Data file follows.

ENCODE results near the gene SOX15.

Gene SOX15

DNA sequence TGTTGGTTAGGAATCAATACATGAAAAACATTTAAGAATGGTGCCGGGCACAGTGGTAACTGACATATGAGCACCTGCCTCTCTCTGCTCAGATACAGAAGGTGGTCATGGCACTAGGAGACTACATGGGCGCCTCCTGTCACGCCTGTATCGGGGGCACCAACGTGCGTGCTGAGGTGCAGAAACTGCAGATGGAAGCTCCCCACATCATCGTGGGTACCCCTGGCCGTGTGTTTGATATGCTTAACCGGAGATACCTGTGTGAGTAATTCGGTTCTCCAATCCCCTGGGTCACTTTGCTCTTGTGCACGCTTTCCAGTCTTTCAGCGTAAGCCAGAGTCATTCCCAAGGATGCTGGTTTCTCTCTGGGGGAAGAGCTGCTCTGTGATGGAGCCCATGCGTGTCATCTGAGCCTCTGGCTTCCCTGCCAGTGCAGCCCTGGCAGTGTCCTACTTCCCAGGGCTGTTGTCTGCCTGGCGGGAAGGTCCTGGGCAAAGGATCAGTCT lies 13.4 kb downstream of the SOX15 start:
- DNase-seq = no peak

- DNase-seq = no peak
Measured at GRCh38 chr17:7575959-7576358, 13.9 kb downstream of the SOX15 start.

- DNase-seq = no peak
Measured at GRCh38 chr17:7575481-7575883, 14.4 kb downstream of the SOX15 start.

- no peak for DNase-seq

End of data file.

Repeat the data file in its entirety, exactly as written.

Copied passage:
ENCODE results near the gene SOX15.

Gene SOX15

DNA sequence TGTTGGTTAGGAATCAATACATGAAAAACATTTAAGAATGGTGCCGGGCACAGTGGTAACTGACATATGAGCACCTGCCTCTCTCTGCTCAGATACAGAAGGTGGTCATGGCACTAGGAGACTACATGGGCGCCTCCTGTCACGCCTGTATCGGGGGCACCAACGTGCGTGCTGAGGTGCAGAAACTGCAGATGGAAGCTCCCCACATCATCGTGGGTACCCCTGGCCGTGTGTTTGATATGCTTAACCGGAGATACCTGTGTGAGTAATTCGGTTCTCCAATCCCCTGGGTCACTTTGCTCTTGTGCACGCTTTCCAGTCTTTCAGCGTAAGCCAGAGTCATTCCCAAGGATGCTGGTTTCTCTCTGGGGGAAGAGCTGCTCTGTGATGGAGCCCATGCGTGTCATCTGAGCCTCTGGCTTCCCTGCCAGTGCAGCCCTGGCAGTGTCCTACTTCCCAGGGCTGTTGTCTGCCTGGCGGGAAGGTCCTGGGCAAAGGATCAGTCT lies 13.4 kb downstream of the SOX15 start:
- DNase-seq = no peak

- DNase-seq = no peak
Measured at GRCh38 chr17:7575959-7576358, 13.9 kb downstream of the SOX15 start.

- DNase-seq = no peak
Measured at GRCh38 chr17:7575481-7575883, 14.4 kb downstream of the SOX15 start.

- no peak for DNase-seq